Quick Note: This is a series of blog posts many of which have ideas that are based off of Plot & Structure by James Scott Bell. I highly recommend reading this book if you typically have problems with the mechanics of writing (plots, character arcs, subplots, revising, etc.). This book is aimed mostly at fiction novels, but these techniques can be applied to most aspects of writing.
Pump Yourself Up:
So it’s been a few weeks,maybe a few months, since you’ve looked at your first draft of your novel. It’s been stewing in a big black pot on the back burner of your thoughts, simmering away until you finally start to think I want to take a peak under that lid.
Once you start thinking that you’re ready to edit, that your book has cooled off for long enough, you probably are. Revising can be a bit intimidating, because you have so much written material. Don’t worry. You’ll be able to revise without a problem. You’re a good enough writer to know that revising is going to make you stronger. It’s going to be what separates you from the wannabe writers.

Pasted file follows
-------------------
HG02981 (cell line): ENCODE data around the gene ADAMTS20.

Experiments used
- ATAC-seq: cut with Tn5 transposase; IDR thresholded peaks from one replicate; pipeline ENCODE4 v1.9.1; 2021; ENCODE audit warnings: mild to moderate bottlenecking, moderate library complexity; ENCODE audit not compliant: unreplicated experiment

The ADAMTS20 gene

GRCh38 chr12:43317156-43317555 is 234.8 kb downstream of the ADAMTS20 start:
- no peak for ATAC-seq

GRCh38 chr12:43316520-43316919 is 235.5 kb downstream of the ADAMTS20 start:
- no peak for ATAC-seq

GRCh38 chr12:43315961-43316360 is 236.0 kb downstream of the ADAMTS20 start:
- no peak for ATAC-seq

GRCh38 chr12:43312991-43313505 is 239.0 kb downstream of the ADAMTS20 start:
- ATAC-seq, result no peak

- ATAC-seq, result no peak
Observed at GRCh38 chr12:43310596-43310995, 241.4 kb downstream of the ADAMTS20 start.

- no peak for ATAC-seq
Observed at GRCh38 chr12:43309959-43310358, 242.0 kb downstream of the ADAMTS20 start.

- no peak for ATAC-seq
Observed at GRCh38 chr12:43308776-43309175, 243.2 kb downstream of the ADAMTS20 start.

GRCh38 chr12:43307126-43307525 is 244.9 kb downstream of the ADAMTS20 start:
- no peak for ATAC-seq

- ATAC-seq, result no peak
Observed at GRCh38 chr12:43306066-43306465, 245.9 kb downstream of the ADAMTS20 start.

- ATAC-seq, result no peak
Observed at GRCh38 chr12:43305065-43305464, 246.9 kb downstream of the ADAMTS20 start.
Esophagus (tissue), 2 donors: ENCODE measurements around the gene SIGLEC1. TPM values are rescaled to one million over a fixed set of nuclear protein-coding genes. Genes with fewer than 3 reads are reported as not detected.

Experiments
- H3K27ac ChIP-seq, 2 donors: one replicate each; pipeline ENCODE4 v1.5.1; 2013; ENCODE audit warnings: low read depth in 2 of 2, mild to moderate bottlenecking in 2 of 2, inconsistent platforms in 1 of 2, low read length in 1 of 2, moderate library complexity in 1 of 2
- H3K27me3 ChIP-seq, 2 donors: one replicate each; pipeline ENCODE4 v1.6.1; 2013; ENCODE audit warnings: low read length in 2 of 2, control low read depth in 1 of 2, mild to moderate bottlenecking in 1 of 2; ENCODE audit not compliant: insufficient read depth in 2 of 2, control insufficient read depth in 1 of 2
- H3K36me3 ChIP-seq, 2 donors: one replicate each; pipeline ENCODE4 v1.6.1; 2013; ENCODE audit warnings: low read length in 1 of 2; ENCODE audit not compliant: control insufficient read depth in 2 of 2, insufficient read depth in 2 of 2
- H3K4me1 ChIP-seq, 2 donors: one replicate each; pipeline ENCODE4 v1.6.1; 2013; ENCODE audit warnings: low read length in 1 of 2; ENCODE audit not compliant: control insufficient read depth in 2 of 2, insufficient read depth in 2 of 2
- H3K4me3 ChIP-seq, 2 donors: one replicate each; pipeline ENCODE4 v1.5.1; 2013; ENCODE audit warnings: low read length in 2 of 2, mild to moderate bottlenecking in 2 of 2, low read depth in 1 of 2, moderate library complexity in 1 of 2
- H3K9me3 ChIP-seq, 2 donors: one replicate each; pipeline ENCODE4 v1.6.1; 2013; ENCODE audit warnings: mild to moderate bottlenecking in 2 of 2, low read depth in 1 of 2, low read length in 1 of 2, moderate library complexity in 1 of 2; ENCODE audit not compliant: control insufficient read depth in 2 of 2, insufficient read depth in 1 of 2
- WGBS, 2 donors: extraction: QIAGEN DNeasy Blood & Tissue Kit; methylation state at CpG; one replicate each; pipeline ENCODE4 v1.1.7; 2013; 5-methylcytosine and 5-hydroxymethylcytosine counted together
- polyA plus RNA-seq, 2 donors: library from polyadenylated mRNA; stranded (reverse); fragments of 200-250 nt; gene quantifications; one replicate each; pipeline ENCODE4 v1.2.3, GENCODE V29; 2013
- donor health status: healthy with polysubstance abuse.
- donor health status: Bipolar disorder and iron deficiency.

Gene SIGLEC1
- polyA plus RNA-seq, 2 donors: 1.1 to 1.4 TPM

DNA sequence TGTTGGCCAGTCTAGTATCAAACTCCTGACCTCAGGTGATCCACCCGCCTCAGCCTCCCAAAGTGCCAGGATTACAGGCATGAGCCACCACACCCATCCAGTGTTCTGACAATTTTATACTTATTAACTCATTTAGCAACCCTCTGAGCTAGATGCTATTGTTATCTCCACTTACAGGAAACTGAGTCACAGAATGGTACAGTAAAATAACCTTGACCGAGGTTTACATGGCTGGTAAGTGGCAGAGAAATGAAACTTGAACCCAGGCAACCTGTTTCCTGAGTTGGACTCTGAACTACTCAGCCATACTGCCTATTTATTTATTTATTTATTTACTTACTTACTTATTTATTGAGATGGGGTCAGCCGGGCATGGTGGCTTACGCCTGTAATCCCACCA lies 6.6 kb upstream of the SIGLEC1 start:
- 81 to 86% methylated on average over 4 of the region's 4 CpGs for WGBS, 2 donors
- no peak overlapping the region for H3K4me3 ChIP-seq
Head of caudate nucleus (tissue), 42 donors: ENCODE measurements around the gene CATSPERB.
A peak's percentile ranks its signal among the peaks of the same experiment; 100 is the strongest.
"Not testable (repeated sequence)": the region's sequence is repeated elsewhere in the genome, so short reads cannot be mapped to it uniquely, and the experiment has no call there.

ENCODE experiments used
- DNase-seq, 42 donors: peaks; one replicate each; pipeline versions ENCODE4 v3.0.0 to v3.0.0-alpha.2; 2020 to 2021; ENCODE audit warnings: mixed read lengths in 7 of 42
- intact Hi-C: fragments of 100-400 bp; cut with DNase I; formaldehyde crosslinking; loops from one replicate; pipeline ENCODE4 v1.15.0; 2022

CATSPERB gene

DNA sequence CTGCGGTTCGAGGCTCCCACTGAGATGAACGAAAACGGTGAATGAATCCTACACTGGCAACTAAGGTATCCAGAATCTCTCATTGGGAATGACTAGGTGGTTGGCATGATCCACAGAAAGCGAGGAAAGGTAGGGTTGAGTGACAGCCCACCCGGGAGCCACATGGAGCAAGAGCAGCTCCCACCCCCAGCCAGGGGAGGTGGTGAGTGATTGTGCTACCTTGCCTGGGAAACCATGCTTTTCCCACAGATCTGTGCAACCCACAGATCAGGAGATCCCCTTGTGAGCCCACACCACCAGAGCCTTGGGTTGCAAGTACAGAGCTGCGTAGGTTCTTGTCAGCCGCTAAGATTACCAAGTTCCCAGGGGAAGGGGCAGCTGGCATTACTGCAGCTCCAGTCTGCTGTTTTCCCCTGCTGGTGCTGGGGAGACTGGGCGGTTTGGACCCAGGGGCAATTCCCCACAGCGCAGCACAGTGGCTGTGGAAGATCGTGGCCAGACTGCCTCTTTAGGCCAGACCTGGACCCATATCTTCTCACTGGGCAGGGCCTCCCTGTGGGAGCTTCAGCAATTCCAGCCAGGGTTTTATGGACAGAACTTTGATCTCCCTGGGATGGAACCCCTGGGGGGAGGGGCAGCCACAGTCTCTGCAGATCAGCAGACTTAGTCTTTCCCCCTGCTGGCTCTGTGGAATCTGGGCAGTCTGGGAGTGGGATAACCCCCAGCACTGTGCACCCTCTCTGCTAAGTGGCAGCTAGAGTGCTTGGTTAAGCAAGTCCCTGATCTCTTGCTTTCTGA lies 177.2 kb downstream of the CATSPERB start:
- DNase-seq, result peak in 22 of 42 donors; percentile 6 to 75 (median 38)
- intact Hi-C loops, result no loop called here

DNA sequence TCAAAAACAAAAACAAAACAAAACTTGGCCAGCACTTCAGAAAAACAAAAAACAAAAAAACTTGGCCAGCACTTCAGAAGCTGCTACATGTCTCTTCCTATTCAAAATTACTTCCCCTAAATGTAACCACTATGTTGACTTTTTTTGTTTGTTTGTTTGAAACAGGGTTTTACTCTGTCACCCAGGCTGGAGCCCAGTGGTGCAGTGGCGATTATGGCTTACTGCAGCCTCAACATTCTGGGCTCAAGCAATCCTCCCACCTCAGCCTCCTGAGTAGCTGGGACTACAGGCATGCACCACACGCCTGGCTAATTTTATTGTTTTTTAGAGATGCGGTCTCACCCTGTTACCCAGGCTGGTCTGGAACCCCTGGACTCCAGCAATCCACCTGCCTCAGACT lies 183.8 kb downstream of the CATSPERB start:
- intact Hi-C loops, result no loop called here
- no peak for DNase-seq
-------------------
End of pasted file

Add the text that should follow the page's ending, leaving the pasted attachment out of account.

So pump yourself up this is going to be great!
I’ve talked before about having a writer-self and an editor-self. The two are very different. The writer-self likes things to be a fast paced rush to convert thoughts into language. She’s this energetic creature that you can’t control if you wanted. She’s kind of like a puppy, which makes your editor-self more like a cat. She’s slower paced and likes to take things in before moving on. She contains her energy in small smiles and soft laughs, but she’s just as excited about your writing.
Sometimes your editor-self needs encouraging, especially before she gets started on a large jump, which is why pumping yourself up before revising is important.
How do you pump yourself up? That’s unique to you but here are a few suggestions:
- tell yourself how much of a better writer revising will make you
- tell yourself that revising will make you into a real writer, not someone who pretends to be writer
- listen to music that gets you excited (try looking up jock jams, video game battle music, Celtic music [I like The Elders], and popular music from your teenage years [usually it’ll be upbeat and nostalgic which is a great combo])
- envision yourself with a copy of your printed book: picture holding it for the first time, picture going on a book tour to promote it, picture signing it at a book reading, picture talking to your favorite talk show host about it on tv, whatever gets you excited.
Get excited! You’re about to edit your book. It’s going to be great!
Happy writing (and revising)!
Links to other posts in this series: